Every mass delusion has a beginning.
One day in the Middle Ages, a French nun began meowing. Other nuns soon joined in. Soon, all the nuns in the convent were meowing together several hours a day. They stopped after neighbors complained, and some soldiers threatened to beat up the nuns.
Like the chorus of meowing nuns, the Russia Truther movement began at a particular time and place: a press conference that Donald Trump conducted on July 27, 2016, in Doral, Florida.
In March 2015, former Secretary of State Hillary Clinton admitted that, while in office, she diverted some 66,000 emails to a server in the basement of her house. As the Associated Press would determine, the server was “vulnerable to hackers” and the setup was “the subject of U.S. government and industry warnings at the time over attacks from even low-skilled intruders.”
After the diversion was discovered, Clinton returned roughly half of the stolen emails. The other half, she claimed, related to private matters and were deleted. Some, it turned out, were destroyed while under subpoena.
Despite the deletions, there was a chance that the stolen emails might be found because Russia and other adversaries probably had their own copies.
In 2015, Mike Flynn, former head of the Defense Intelligence Agency (who would be a Trump adviser), said the odds were “very high—likely,” that Russia and other countries had broken into the system. Mike Morrell, former acting director and deputy director of the CIA, said, “I think that foreign intelligence services, the good ones, have everything on any unclassified network that the government uses.”
Sean Hannity of Fox News and two future Trump advisers, economist Larry Kudlow and security analyst K. T. McFarland, also discussed, in 2015, the likelihood that Clinton’s emails had fallen into Russian hands.
In January 2016, former Secretary of Defense Robert Gates said he agreed on the odds of the Russians, Chinese, Iranians and others having the emails: “the odds are very high.”
In February 2016, former CIA and NSA Director Michael Hayden, said, “I would lose all respect for a whole bunch of foreign intelligence agencies if they weren’t sitting back, paging through the emails.”
That brings us up to the July 2016 press conference at which Trump, half-jokingly, called on the Russians to turn over the emails they already had. “Russia, if you’re listening, I hope you’re able to find the 30,000 emails that are missing.” He added sarcastically: “I think you will probably be rewarded mightily by our press.”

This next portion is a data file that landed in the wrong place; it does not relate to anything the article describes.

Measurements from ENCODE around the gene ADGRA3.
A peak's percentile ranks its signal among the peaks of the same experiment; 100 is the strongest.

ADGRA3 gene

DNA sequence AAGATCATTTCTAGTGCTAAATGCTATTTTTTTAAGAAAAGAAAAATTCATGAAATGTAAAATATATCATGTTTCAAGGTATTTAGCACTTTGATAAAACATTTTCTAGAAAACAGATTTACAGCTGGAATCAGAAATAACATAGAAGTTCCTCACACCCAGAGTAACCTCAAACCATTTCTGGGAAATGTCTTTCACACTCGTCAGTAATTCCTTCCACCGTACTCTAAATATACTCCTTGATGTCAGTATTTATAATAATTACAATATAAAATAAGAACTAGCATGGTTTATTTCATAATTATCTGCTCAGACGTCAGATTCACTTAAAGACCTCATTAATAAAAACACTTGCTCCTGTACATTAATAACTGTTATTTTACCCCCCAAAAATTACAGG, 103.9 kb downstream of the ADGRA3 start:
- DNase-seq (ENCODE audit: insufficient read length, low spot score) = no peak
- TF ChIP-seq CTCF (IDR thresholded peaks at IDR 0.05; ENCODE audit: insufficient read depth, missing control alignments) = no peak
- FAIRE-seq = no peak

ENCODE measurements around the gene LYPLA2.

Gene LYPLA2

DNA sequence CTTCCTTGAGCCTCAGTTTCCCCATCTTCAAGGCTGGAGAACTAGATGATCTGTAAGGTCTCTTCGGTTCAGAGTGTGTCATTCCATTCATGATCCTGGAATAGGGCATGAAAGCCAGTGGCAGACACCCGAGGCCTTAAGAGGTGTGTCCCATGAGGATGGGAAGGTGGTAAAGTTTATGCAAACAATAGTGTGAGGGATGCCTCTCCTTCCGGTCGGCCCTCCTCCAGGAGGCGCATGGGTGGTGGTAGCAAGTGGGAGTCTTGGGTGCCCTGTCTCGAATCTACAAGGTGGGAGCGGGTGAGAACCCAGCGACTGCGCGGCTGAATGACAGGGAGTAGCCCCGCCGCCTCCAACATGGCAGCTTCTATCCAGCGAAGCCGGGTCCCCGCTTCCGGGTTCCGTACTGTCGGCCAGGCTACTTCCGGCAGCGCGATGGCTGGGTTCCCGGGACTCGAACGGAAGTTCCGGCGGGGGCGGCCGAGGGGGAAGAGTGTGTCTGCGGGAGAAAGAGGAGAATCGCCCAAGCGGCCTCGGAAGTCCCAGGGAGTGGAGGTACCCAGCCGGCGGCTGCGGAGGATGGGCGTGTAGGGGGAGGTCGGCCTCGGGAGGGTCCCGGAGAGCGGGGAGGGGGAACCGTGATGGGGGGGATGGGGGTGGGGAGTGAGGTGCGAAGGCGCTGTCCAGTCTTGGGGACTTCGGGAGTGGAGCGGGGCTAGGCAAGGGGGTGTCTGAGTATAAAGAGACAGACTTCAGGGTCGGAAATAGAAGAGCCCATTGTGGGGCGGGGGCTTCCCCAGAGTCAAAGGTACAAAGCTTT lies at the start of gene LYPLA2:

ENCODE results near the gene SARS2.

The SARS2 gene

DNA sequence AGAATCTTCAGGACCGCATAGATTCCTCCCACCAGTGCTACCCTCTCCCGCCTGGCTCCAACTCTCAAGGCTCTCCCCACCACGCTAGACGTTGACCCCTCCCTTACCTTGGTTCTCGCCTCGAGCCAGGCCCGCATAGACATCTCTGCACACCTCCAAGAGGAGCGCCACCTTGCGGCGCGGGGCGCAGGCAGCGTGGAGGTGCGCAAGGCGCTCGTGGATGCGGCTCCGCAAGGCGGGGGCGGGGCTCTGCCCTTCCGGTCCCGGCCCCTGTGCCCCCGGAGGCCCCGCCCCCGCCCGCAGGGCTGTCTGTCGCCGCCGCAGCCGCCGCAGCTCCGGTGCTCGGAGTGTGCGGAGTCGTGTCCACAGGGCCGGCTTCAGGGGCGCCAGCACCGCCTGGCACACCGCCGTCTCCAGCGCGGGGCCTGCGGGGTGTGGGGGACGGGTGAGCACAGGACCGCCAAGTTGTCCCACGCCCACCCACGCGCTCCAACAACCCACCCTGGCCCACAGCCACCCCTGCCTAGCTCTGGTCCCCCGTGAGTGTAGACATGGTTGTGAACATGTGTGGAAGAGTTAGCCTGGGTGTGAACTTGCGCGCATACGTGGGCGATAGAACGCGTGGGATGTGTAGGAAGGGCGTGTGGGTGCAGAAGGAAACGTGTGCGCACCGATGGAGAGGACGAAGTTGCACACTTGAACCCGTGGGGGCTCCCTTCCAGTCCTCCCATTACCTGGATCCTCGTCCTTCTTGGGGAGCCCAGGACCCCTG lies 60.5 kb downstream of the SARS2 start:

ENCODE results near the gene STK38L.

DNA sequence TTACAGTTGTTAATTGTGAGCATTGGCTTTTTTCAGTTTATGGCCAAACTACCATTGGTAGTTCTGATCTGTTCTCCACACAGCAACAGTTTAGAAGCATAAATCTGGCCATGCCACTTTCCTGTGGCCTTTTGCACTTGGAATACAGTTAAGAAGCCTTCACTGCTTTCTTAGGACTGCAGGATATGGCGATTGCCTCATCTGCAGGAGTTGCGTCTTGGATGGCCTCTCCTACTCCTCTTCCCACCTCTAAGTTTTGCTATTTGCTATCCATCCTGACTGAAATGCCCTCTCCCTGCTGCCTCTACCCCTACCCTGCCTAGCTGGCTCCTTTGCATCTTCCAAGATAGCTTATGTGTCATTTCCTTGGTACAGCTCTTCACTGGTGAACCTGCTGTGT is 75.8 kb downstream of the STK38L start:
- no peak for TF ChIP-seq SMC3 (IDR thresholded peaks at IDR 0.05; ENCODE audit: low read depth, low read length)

He added: “She gets subpoenaed, and she gets rid of 33,000 emails? That gives me a problem. Now, if Russia or China or any other country has those emails, I mean, to be honest with you, I’d love to see them.”
About 15 minutes after the press conference, Trump reiterated his point about the emails, via Twitter: “If Russia or any other country or person has Hillary Clinton’s 33,000 illegally deleted emails, perhaps they should share them with the FBI!”
Anti-Trump forces pounced on Trump’s remarks—that is, on his remarks as they misinterpreted them, deliberately or stupidly. They claimed that he was calling on the Russians to hack into Clinton’s server to get the emails. Given that the emails no longer existed there, doing so would have required the use of a time machine.
The New York Times reported, “Donald J. Trump said Wednesday that he hoped Russia had hacked Hillary Clinton’s email, essentially encouraging an adversarial foreign power to cyberspy on a secretary of state’s correspondence.”
On CNN, David Gregory sputtered: “I’ve run out of words to express my shock.” Trump, he said, was encouraging Russia “to try to hack into Hillary Clinton’s server . . . And I don’t think there’s anybody who would think that was anything but a fair reading of what we’ve seen” at the press conference.
From Rolling Stone, the Miami Herald, Vanity Fair, and countless other outlets, the fake news spread.
“Trump has just publicly called on Russia to cyber-invade the United States to help him get elected: talk about high crimes & misdemeanors,” tweeted Philip Gourevitch of The New Yorker.
Benjy Sarlin, NBC News: “This is mindblowing. Basically asking foreign power to intervene on his behalf on camera.” He called Trump’s comments “embossed invitations to attack” the United States.
Jeffrey Goldberg, The Atlantic: “Trump just asked Russia to spy on his rival, dig up classified U.S. government documents, and release them publicly.”
Philip Rucker, Washington Post: “Remarkable that a presidential nominee is pleading with a foreign state actor to hack & release a political opponent’s private emails.”
Ben Howe, RedState: “The guy saying he’ll build a wall to protect American sovereignty is openly hoping Russia infiltrates us.”
The delusion lives on. In just the past few weeks, Vox, The Daily Beast, The Atlantic, The New Yorker, Business Insider, the U.K.’s Daily Mail, and Chris Hayes, Chris Matthews, Chuck Todd, and political editor Dafna Linzer of NBC/MSNBC have suggested that “Russia, if you’re listening” is evidence of a Trump-Russia conspiracy (because, I suppose, spies communicate with their spymasters via press conference). According to a recent story in the Washington Post, “The comment is also reportedly of interest to Mueller’s investigators.”
And it all began on that July day almost two years ago, when the nuns started meowing.
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